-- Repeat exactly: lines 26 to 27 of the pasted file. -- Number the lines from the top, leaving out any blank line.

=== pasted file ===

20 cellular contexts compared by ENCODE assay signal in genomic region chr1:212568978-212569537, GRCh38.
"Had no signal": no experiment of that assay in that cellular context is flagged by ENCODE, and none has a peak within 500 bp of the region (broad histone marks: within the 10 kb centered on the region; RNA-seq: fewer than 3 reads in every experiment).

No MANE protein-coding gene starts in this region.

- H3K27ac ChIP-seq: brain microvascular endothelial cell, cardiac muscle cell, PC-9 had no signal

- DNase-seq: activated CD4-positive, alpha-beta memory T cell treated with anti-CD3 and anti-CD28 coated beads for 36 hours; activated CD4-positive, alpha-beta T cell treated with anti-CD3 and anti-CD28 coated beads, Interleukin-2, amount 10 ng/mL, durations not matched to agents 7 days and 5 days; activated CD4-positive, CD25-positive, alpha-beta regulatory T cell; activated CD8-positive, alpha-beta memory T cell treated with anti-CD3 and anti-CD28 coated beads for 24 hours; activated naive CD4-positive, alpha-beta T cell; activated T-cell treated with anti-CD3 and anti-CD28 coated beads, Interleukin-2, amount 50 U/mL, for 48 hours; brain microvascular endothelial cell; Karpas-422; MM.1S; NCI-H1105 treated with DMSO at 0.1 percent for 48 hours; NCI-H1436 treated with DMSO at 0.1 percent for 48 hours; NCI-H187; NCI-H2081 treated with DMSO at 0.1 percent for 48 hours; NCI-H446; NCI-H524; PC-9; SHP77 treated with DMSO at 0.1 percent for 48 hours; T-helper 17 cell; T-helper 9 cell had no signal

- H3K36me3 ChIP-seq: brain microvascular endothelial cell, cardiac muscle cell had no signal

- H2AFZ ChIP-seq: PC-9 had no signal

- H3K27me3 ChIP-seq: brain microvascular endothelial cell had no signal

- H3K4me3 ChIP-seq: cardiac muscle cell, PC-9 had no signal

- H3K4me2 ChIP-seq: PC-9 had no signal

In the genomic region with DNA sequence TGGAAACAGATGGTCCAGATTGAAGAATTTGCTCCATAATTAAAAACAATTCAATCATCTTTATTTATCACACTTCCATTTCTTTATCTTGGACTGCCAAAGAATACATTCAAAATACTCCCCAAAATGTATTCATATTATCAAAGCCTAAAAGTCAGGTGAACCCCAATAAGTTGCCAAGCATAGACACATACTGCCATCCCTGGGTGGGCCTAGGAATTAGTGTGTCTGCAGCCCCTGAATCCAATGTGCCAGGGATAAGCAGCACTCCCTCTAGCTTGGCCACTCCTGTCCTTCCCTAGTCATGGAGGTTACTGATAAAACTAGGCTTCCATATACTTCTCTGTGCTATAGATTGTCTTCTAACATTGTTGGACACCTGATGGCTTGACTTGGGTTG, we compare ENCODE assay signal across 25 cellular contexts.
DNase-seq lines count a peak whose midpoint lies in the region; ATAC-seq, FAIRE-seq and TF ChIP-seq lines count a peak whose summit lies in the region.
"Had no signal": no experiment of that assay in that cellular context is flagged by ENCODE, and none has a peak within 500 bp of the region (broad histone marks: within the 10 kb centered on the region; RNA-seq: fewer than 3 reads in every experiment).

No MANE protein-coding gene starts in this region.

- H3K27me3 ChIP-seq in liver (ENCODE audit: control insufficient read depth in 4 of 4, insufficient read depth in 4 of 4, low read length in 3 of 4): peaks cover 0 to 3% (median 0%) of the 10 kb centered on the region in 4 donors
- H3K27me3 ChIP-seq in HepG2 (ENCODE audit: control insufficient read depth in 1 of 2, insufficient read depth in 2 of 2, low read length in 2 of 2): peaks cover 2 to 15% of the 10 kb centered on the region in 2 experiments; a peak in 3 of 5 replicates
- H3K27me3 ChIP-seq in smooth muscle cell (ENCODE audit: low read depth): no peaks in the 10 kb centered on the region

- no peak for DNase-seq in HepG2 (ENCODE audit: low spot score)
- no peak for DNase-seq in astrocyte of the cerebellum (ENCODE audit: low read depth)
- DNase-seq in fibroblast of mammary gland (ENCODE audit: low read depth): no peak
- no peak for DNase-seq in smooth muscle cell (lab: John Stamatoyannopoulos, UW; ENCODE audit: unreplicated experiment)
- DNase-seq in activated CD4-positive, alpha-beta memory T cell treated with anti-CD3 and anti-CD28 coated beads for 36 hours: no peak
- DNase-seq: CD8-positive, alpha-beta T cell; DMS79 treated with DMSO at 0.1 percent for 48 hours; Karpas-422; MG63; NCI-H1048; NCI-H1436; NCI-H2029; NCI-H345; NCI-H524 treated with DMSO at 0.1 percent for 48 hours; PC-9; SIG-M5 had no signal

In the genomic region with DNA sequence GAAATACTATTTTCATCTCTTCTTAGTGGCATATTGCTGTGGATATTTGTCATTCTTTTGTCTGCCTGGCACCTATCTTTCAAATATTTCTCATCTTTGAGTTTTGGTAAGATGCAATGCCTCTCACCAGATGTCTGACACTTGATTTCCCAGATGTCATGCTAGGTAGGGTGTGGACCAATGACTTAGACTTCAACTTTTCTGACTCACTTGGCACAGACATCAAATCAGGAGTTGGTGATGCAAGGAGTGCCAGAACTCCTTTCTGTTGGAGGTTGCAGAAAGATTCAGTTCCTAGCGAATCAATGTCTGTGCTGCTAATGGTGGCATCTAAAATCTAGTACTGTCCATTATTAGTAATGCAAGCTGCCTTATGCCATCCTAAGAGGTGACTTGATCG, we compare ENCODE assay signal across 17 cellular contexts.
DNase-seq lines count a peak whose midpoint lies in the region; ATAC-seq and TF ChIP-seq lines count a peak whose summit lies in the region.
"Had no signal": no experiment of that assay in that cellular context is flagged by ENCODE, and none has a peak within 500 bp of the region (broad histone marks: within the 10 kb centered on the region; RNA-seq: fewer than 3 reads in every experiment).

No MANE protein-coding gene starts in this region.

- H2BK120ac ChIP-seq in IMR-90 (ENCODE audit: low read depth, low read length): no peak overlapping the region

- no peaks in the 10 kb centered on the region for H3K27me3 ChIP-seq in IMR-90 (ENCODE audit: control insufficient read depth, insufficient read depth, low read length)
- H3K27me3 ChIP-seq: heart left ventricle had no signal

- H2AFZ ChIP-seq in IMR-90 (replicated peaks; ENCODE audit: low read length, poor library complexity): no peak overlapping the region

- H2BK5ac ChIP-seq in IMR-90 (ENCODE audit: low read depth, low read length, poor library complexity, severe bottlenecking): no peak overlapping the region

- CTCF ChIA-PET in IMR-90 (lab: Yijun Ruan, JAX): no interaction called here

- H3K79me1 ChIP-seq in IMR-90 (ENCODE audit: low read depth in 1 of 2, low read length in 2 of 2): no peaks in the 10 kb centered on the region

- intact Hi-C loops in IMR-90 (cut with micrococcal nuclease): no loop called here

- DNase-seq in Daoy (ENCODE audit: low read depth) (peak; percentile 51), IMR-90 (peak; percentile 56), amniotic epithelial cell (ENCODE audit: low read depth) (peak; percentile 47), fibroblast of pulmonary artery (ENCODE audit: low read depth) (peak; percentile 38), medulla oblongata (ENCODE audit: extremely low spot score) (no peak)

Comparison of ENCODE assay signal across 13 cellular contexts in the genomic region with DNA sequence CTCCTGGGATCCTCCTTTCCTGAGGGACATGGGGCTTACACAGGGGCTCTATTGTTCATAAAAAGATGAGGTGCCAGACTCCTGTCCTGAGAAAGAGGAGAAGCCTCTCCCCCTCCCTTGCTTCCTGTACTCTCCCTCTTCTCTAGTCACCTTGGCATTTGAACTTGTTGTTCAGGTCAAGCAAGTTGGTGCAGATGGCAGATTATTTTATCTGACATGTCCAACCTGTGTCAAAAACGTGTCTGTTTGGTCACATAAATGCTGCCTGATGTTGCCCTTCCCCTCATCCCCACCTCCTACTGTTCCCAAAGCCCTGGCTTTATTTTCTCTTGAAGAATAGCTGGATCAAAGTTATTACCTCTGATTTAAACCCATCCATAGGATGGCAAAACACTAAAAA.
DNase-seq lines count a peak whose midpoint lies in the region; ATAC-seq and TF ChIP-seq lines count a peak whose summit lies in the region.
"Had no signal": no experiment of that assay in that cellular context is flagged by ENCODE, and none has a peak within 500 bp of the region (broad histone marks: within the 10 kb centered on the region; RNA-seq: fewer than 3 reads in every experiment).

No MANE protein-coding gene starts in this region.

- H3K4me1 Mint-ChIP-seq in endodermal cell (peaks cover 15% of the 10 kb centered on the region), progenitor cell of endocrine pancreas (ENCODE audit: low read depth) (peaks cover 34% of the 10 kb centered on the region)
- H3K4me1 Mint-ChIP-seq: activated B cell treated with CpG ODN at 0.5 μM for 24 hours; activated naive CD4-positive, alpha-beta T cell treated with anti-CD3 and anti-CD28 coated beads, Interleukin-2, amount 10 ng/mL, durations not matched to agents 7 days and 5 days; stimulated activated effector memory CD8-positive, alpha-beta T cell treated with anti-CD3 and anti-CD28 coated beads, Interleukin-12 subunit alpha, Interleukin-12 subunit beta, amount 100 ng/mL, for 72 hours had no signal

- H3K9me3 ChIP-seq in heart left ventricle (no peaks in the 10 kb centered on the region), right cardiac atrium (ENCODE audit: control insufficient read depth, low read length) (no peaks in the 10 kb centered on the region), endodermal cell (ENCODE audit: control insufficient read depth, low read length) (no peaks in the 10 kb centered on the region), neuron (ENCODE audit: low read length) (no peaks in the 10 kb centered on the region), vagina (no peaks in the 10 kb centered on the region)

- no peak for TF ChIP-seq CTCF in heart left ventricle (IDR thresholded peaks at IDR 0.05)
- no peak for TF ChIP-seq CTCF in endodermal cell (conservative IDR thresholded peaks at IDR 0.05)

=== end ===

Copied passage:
"Had no signal": no experiment of that assay in that cellular context is flagged by ENCODE, and none has a peak within 500 bp of the region (broad histone marks: within the 10 kb centered on the region; RNA-seq: fewer than 3 reads in every experiment).

No MANE protein-coding gene starts in this region.